Very occasionally, children die after being left with their family. This traumatises a worker, and even the whole office, in ways you could not even imagine, for a very long time. You have to appreciate that the vast majority of CPS workers are in the job because of a love of children and a strong sense of social justice. Even if the decision to leave the child there was a was a reasonable one at the time, people are always raking over the coals and trying to work out how to make sure it doesn’t happen again. Sometimes the response is to exercise a more than the necessary degree of caution the next time.
Also, can I suggest that you only know the very basic details of the cases that you read about in the media. Privacy and confidentiality provision restricts the information that can be disseminated. There is so often so much more going on than members of the public will ever know.
These issues are very complex, and your lazy and offhand remarks about “flimsy excuses” and “fat checks” are offensive to people who dedicate their careers to promoting child safety.
>While I understand the conceptual overlap between free-range parenting and the personal autonomy aspects of >libertarian thoughtâ€¦.
>Reason is a *libertarian* organization.
>You know, libertarians? â€œAnarchists who want police protection from their slaves.â€?
Just so I’m clear, what’s your political affiliation? I’d like to mischaracterize your beliefs in an irresponsible, silly way, and don’t want to do the wrong one.
How do we help with this? I’m part of a childcare center in Washington State and have a large number of people who would volunteer time and possibly money to get involved, especially one person in particular who is getting their graduate degree in Educational Policy! Please let me know what we can do.
I’m glad to hear this, and wish you luck on this endeavor.
As for Marcus’ beliefs . . .I’d suggest he get his head out of his politics. Reasonable people can discuss politics without calling each other names.
Re politics I was friends for a while with a way-liberal “trans” who insists I’m a libertarian. This was last year, when I hadn’t voted for a Democrat pretty much ever.
As for fear of predators, the groundwork was definitely in the “Satanic Panic”. Now, that’s blamed on religious conservatives, but if you look at the primary sources, center-left media probably did as much as anyone, esp to stir up “awareness” in “mainstream” circles. The actual Satanists (who overwhelmingly don’t believe in Satan) can’t be let off too easy either. They prob’ly never had a hand in crime apart from drug use and delinquency, but they did attract a very disproportionate number of people either trying to be offensive for its own sake or looking for excuses to be creeps.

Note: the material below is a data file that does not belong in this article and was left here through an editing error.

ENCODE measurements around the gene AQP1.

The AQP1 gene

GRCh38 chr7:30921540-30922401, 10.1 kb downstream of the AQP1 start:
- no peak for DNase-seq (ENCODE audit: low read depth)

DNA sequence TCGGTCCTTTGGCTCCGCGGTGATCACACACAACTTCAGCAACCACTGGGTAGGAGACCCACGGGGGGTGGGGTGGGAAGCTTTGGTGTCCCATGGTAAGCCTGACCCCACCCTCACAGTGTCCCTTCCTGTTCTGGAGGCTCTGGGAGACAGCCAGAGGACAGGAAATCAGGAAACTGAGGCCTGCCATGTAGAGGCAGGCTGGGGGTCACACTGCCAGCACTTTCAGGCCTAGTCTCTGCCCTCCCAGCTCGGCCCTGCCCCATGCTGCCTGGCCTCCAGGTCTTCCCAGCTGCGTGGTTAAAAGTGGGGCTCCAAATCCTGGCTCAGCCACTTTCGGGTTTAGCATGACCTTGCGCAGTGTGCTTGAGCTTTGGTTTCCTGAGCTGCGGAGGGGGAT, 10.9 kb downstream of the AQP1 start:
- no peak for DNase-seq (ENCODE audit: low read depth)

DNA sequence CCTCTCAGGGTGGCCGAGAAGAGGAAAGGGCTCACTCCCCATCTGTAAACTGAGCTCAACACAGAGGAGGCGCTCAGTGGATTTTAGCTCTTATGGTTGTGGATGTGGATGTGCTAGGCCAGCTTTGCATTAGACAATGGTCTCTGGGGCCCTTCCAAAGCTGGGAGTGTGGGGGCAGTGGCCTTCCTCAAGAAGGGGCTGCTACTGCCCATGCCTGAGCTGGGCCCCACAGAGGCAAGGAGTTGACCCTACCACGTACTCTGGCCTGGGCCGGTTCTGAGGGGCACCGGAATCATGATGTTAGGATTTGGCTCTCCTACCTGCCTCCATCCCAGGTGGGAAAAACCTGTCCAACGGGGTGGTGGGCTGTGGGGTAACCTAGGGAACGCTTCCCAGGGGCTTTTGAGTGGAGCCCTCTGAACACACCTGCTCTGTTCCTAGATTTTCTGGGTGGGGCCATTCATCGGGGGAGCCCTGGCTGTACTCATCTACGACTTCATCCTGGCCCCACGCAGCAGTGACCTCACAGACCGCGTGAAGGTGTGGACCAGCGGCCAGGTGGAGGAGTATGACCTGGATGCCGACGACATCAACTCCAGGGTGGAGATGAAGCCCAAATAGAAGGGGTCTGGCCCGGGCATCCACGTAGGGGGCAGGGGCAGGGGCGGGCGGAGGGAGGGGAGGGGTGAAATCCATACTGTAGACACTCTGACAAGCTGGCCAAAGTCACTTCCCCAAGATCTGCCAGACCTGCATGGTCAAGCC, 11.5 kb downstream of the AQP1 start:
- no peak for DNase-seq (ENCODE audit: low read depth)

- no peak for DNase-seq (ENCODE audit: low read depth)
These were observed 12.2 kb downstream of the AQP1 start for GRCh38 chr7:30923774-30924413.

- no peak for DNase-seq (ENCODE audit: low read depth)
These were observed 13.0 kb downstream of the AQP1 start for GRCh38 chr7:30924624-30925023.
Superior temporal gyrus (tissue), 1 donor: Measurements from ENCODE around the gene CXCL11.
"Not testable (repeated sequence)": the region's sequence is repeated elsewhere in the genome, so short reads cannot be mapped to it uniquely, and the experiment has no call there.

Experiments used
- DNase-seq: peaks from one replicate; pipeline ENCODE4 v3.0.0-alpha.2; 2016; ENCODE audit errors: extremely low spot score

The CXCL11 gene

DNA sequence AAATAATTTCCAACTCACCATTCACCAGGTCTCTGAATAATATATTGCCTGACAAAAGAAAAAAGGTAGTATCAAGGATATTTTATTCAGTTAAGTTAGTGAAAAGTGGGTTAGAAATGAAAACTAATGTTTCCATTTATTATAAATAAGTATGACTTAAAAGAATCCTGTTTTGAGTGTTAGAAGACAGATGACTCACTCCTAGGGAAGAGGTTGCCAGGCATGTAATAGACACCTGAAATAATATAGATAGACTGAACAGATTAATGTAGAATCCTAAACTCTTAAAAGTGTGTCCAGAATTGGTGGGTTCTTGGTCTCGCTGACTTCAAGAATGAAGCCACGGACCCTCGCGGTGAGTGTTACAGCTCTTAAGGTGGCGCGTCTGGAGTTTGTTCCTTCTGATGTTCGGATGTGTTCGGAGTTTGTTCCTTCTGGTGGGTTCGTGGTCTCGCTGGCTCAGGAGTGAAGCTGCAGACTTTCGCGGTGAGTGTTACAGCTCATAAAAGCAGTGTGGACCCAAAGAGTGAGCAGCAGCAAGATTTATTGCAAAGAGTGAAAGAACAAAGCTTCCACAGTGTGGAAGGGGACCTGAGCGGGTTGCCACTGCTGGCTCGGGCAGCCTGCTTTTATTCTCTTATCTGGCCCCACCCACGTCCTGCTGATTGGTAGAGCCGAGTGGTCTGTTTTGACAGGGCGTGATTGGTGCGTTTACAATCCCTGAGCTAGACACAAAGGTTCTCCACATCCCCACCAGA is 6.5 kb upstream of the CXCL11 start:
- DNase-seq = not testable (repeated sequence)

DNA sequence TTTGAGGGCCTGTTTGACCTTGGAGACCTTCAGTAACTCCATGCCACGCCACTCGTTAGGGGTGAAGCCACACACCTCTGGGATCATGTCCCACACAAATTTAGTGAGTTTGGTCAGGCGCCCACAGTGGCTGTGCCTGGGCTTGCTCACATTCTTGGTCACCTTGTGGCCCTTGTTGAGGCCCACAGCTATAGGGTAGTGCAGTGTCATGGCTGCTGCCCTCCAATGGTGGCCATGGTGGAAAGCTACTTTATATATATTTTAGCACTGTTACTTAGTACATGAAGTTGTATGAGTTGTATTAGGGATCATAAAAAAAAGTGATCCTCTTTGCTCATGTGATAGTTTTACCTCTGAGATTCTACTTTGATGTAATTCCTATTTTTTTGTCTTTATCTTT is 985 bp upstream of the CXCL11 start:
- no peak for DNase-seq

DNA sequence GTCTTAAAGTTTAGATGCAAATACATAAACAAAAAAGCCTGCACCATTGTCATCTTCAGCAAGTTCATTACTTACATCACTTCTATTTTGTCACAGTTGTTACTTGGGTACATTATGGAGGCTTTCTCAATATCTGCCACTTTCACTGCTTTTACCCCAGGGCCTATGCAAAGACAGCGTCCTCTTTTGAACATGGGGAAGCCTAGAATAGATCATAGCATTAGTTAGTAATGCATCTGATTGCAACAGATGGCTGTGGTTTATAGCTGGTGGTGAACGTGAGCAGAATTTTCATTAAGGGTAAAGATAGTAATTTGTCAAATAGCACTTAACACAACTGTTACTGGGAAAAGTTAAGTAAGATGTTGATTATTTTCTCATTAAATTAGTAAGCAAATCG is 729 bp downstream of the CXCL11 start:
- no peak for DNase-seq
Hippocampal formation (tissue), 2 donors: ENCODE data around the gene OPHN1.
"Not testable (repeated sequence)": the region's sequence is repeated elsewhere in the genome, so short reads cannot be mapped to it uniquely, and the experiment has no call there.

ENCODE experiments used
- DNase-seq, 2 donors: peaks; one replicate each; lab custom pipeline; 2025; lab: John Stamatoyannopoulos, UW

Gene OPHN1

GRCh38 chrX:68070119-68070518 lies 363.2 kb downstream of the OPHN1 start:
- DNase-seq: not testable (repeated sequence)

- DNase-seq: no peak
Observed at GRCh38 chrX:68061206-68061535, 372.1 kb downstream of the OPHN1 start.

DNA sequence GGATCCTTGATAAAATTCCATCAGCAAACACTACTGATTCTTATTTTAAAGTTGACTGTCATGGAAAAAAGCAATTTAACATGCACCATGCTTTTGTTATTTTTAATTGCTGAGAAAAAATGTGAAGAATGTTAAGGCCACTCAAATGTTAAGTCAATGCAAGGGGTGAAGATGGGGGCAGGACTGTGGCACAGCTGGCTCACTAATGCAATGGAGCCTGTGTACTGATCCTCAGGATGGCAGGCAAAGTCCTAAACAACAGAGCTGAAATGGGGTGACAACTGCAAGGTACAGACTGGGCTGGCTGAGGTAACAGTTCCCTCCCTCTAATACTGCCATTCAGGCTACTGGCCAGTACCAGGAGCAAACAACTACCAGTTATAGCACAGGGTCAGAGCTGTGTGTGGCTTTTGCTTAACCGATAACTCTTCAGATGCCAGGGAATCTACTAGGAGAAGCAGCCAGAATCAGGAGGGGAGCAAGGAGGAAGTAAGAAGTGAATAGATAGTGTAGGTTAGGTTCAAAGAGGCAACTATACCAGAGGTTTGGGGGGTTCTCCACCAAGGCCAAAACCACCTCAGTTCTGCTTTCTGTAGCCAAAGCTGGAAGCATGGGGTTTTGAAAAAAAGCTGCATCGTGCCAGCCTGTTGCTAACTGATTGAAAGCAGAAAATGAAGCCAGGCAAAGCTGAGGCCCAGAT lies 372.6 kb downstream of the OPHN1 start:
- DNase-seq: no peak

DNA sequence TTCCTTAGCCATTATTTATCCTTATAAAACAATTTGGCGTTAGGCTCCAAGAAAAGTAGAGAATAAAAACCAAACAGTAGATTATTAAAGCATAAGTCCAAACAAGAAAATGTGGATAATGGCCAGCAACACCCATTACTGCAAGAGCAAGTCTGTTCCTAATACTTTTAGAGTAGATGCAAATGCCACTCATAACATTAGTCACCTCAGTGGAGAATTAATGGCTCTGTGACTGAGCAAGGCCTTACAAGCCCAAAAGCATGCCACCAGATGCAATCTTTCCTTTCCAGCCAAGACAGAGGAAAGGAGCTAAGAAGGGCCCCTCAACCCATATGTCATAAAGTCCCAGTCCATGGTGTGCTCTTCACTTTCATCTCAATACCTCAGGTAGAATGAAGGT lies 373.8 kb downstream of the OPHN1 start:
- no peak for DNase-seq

Love the pooling of ideas and efforts at LET GROW. Anything that gets the FREE RANGE KIDS mantra more noticed by legislators, law enforcement/courts, schools and news media is a good thing.
Did you ever think …. almost ten years ago …. that a move like this would be possible – or still necessary?
Best wishes to everyone who is and will be involved.
Congratulations! You’re already changing the world. Now you’re in a position to do even more.
Here is an idea for a short film.
Billy (a normal kid) moves to a new town called Stepford. He has trouble making friends. All the children in Stepford are too frightened to do much of anything. They are ‘programmed’ to not play outside or do anything that ‘normal’ children do.
As with the Stepford Wives film, there is a conspiracy to program Billy to be a Stepford child. His programming involves the whole town and consists of things such as:
Ridiculous school rules. Tag is outlawed and recess is disappearing
Parents that report Billy to the CPS if he walks 2 blocks to get to the store.
Police pick him up whenever they see him outside without adult supervision.
A NEWS report of Billy observed as doing the life-threatening act of doing a cartwheel without a helmet.
In the end, Billy becomes a Stepford Child and is no longer self-reliant. He’s too frightened to do much of anything. Anxiety is now a major problem with him because he learned that everything is dangerous.
As a conservative person who mostly votes Republican, I believe you are spot-on with your assessment! Conservatives do have this twisted view that there are predators around every corner trying to snatch our children for sex. Then there are the liberals who are advocating for â€œsafe spacesâ€ for college kids and high school and elementary age kids to protect their feelings from getting hurt.
@John B: If anything, right-wing types have shifted from fears about individual predators to “networks of kidnappers, traffickers and abusers, presumed to be centered on Hollywood and other liberal elements. A clear subtext is that any calls to make the slightest change to consent laws, etc is really being directed by wealthy deviants. I have found it somewhat amusing to compare this vision w/ the likes of de Rais and Bathory, who were monstrous and powerful but completely antisocial.
I want to donate money, but that link seems to be broken.